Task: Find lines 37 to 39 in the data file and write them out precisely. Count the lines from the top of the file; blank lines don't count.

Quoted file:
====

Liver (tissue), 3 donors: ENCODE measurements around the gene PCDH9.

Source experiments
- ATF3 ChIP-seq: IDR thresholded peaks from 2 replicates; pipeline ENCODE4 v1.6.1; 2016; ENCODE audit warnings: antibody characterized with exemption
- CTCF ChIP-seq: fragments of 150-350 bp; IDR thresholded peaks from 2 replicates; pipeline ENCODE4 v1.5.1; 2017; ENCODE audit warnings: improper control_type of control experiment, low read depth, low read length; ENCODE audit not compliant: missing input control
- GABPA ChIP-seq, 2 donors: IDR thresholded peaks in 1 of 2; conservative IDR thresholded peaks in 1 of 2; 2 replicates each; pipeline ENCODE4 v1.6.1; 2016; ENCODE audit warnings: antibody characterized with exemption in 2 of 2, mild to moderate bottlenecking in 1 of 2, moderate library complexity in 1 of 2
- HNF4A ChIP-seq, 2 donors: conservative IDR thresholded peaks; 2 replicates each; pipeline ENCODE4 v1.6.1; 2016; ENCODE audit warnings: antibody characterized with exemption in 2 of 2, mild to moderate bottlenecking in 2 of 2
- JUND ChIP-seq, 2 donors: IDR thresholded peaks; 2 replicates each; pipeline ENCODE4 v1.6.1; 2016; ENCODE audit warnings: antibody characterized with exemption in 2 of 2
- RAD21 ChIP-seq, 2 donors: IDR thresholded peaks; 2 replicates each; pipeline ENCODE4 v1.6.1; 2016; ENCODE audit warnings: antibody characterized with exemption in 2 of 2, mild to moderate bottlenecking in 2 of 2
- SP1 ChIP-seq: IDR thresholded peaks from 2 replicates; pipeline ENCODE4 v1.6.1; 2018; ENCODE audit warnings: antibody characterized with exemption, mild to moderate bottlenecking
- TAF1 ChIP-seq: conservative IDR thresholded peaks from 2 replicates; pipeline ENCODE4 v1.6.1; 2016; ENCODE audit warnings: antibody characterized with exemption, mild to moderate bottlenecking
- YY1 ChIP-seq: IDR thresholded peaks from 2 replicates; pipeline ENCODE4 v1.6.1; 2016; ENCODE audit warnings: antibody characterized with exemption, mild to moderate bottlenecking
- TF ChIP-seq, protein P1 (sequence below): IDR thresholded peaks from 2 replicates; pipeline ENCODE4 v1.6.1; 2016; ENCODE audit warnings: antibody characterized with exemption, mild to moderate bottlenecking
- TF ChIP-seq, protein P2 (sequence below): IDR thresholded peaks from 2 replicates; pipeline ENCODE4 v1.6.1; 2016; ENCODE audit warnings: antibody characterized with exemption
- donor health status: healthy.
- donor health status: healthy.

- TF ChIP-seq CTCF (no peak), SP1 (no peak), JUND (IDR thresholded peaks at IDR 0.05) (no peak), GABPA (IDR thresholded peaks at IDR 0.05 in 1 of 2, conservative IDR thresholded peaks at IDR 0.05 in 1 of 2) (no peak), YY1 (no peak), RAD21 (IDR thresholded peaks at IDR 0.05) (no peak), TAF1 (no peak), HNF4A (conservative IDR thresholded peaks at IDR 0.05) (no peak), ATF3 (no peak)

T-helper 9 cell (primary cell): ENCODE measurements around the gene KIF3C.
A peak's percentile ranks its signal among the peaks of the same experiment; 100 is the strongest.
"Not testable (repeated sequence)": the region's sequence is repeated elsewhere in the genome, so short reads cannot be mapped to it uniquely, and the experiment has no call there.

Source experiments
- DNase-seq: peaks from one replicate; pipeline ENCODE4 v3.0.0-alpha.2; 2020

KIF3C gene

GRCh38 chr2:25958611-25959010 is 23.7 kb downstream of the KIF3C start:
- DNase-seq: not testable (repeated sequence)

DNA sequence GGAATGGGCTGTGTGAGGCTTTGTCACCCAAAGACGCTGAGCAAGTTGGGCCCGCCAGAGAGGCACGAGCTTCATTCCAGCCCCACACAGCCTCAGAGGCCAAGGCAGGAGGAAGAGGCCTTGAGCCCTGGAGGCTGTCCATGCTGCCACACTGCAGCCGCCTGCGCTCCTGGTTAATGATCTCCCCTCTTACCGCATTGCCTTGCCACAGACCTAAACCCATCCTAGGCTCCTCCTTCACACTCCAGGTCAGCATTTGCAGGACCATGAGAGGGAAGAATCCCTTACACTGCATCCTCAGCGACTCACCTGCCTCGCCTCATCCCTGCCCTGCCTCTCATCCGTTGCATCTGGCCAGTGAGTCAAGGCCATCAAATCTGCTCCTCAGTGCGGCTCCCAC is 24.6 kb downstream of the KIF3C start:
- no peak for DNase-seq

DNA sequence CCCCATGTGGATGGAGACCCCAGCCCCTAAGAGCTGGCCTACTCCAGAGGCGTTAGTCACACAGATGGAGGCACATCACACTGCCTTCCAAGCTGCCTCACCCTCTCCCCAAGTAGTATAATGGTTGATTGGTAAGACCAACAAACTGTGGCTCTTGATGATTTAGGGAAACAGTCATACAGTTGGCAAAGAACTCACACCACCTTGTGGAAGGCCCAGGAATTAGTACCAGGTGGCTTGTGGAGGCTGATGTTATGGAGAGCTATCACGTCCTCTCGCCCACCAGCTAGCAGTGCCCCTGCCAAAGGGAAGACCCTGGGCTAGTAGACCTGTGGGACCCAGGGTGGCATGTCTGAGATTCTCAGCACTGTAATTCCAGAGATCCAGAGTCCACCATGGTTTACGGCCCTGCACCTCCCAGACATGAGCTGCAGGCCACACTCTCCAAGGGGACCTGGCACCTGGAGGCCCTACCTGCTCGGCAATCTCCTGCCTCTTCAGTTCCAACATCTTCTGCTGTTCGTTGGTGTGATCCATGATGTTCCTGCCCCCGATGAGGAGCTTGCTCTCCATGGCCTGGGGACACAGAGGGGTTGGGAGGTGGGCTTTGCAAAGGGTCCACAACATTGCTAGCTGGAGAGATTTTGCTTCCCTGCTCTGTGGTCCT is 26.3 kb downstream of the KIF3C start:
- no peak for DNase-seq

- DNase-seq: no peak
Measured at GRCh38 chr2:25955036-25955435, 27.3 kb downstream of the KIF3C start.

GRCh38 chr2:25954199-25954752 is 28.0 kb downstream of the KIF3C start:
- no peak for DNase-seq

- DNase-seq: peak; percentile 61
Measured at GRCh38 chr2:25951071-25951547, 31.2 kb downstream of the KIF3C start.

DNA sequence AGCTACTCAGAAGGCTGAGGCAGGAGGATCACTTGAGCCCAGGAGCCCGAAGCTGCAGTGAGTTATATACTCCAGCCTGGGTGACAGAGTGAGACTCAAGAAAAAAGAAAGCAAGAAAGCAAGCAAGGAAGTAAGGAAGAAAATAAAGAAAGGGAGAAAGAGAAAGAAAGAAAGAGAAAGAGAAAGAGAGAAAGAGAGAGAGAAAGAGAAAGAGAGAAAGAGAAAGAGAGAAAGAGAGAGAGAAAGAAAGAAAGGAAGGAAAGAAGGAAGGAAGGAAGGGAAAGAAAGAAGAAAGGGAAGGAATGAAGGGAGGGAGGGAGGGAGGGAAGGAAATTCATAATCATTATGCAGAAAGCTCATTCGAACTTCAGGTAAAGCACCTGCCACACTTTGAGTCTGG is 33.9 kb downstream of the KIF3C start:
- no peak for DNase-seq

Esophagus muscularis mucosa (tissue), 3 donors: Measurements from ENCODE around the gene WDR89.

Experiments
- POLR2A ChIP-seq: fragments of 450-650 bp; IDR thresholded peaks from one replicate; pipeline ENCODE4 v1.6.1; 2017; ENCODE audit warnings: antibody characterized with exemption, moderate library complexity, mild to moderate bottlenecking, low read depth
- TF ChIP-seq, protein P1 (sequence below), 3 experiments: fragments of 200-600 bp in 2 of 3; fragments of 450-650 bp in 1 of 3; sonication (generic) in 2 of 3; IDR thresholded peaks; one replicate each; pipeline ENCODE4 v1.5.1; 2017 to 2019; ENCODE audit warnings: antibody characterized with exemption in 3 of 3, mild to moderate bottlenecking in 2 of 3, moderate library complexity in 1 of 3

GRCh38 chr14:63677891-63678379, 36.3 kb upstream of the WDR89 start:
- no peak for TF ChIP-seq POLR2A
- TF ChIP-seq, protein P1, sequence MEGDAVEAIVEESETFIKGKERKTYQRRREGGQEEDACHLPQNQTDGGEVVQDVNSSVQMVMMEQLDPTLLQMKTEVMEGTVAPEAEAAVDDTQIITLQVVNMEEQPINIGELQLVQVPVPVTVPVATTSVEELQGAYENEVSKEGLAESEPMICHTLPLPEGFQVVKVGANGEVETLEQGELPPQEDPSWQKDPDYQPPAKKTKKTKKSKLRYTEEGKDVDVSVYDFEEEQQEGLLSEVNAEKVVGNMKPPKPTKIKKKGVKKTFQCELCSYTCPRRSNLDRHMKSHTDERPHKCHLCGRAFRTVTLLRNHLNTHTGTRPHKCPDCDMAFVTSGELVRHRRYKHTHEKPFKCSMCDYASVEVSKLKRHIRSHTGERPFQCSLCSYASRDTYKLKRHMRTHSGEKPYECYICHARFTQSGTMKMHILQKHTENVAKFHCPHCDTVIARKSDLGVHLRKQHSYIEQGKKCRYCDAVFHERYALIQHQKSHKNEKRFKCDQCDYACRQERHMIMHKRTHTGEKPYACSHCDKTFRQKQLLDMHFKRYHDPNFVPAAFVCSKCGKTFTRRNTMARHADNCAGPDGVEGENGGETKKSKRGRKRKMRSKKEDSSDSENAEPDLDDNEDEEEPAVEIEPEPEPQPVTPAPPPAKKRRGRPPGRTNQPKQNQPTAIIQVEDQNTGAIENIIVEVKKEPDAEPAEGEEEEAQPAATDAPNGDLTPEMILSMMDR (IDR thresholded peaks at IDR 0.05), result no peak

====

Esophagus muscularis mucosa (tissue), 3 donors: Measurements from ENCODE around the gene WDR89.

Experiments
- POLR2A ChIP-seq: fragments of 450-650 bp; IDR thresholded peaks from one replicate; pipeline ENCODE4 v1.6.1; 2017; ENCODE audit warnings: antibody characterized with exemption, moderate library complexity, mild to moderate bottlenecking, low read depth